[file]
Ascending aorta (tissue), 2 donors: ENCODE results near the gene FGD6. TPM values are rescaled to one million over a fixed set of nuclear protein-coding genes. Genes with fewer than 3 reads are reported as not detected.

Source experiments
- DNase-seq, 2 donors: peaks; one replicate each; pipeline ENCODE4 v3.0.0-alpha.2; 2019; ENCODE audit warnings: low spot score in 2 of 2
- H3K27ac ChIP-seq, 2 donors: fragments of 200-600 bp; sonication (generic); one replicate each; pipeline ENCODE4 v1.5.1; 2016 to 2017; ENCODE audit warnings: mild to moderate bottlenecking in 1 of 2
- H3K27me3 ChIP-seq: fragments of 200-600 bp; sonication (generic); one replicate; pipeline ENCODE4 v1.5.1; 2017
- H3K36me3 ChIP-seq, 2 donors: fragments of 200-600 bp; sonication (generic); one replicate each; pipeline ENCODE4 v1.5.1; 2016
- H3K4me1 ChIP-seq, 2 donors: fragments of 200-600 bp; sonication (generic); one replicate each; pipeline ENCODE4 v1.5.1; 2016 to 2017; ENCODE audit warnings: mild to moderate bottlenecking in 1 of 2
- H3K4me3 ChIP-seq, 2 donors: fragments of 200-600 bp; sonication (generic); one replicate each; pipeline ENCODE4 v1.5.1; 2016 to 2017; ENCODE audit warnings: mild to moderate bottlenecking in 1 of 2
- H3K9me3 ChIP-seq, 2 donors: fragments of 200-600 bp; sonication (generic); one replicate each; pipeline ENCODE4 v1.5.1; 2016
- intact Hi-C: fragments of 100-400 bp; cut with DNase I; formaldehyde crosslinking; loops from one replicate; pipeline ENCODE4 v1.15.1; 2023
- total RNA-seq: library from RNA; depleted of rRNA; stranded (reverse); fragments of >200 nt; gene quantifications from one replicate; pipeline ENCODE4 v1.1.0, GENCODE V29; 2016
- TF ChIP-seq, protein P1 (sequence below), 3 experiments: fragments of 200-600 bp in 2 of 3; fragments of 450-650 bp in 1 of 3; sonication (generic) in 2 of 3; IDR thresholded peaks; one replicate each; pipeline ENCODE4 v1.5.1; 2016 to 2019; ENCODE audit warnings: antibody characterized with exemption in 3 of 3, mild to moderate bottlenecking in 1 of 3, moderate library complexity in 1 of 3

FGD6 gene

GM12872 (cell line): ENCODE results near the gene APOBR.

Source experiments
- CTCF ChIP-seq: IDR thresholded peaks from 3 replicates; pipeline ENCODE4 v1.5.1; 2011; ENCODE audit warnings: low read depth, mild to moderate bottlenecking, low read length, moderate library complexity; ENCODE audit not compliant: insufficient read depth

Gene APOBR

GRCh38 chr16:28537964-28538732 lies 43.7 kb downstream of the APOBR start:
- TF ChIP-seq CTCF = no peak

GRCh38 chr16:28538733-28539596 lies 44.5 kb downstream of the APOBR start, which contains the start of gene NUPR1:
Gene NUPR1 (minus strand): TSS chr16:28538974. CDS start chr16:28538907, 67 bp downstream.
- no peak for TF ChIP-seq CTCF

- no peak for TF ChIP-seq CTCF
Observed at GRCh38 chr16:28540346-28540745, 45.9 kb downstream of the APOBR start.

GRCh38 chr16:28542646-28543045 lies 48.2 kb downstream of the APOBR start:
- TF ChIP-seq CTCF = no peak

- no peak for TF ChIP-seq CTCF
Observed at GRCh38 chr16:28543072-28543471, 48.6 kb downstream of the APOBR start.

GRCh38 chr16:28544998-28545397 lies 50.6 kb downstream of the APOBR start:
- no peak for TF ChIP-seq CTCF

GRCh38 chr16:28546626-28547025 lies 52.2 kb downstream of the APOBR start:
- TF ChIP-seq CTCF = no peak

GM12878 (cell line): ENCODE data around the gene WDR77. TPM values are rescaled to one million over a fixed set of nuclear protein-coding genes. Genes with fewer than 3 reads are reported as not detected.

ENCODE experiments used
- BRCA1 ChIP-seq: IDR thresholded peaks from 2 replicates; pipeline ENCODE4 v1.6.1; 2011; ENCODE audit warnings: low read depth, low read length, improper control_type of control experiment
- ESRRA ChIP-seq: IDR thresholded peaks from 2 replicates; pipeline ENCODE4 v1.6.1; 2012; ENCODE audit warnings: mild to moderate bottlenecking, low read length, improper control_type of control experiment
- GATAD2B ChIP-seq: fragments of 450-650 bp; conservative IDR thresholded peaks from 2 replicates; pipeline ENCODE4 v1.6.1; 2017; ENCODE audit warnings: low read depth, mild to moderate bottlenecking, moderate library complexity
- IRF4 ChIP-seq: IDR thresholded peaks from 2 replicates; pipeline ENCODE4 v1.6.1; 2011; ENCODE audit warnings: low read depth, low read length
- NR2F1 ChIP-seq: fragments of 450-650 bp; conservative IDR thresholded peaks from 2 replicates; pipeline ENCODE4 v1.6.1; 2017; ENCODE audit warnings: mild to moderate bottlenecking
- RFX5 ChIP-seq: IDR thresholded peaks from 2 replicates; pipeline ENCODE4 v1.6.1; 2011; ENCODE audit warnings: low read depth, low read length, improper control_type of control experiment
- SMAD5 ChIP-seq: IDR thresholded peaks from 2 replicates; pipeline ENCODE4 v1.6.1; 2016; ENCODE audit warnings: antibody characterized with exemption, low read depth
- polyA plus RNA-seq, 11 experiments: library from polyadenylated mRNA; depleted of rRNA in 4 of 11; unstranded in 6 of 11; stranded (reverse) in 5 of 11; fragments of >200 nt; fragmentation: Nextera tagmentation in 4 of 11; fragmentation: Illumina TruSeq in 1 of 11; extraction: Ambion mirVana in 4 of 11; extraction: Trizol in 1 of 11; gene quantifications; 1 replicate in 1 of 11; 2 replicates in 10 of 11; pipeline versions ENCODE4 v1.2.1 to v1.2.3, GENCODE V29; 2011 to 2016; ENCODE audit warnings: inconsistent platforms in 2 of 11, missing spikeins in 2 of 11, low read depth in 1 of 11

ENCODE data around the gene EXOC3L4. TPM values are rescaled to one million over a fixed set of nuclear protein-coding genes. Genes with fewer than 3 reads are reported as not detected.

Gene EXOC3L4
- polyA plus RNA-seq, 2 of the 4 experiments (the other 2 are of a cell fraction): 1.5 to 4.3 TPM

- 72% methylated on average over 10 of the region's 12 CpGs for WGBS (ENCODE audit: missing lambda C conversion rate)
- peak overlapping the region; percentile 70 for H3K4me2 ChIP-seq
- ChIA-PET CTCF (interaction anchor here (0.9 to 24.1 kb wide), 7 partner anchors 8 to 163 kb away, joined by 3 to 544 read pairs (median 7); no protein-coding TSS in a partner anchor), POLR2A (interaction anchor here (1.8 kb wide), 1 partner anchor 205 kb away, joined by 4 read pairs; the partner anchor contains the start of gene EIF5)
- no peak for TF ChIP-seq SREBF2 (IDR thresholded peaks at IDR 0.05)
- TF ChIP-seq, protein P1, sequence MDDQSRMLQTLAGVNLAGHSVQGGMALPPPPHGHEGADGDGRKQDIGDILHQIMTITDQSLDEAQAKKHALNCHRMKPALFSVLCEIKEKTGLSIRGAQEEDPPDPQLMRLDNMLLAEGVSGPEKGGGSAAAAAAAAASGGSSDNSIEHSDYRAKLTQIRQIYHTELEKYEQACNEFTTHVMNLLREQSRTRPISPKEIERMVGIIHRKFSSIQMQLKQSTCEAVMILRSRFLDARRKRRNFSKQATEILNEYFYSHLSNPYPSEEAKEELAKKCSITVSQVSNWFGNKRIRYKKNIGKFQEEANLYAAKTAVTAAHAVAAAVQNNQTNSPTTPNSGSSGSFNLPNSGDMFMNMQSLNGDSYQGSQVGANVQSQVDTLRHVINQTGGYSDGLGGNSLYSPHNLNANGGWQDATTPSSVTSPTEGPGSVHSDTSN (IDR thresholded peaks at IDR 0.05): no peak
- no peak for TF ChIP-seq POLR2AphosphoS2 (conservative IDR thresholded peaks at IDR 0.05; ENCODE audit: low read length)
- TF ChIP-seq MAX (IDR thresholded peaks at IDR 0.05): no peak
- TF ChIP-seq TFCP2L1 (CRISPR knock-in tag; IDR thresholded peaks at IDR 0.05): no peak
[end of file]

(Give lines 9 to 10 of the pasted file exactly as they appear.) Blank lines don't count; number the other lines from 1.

- H3K9me3 ChIP-seq, 2 donors: fragments of 200-600 bp; sonication (generic); one replicate each; pipeline ENCODE4 v1.5.1; 2016
- intact Hi-C: fragments of 100-400 bp; cut with DNase I; formaldehyde crosslinking; loops from one replicate; pipeline ENCODE4 v1.15.1; 2023